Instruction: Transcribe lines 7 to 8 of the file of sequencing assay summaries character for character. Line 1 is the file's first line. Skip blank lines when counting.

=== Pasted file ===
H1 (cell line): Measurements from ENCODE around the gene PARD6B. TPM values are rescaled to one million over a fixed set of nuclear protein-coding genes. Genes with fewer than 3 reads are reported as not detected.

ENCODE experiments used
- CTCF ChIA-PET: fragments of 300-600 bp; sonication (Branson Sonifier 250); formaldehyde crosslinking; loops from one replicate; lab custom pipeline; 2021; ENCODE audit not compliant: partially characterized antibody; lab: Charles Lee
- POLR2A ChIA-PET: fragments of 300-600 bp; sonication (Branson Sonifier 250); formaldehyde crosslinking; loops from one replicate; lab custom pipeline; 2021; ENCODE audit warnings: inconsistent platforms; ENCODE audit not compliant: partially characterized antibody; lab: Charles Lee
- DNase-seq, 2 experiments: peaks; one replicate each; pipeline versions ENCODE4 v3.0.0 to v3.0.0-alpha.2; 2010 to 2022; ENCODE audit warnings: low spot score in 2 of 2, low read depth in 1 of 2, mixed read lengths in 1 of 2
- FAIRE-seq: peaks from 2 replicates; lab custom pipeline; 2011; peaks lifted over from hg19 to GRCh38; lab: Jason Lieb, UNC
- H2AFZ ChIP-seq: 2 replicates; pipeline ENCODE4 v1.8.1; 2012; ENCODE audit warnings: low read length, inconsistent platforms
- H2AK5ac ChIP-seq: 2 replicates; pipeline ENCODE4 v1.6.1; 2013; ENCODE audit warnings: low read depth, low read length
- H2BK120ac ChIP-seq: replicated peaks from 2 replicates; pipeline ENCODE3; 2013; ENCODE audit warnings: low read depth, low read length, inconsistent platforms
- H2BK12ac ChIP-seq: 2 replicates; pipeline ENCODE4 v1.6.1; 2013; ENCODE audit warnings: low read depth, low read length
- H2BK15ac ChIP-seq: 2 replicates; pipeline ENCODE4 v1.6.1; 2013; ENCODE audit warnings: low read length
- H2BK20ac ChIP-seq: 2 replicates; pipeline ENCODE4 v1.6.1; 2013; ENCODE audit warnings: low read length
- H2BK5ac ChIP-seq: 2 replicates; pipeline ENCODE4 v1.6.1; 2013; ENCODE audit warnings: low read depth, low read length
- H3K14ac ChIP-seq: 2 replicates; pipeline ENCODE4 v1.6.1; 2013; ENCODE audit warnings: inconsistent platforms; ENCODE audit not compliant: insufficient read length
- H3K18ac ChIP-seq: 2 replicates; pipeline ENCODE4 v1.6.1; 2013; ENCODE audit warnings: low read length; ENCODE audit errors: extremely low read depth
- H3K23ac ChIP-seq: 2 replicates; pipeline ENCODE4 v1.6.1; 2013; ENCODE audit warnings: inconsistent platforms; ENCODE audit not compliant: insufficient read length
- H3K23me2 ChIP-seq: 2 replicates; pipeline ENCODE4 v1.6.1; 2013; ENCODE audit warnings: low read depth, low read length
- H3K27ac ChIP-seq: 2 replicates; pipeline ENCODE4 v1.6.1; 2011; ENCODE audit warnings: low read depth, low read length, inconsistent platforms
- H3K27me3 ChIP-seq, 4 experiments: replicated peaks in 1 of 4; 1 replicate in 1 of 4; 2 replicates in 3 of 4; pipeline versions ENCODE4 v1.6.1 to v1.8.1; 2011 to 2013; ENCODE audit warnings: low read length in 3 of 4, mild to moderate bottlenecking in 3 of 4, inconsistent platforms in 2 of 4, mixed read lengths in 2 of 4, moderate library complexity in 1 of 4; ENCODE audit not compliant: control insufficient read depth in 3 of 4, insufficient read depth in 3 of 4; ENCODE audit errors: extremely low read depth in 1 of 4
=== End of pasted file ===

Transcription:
- H2AFZ ChIP-seq: 2 replicates; pipeline ENCODE4 v1.8.1; 2012; ENCODE audit warnings: low read length, inconsistent platforms
- H2AK5ac ChIP-seq: 2 replicates; pipeline ENCODE4 v1.6.1; 2013; ENCODE audit warnings: low read depth, low read length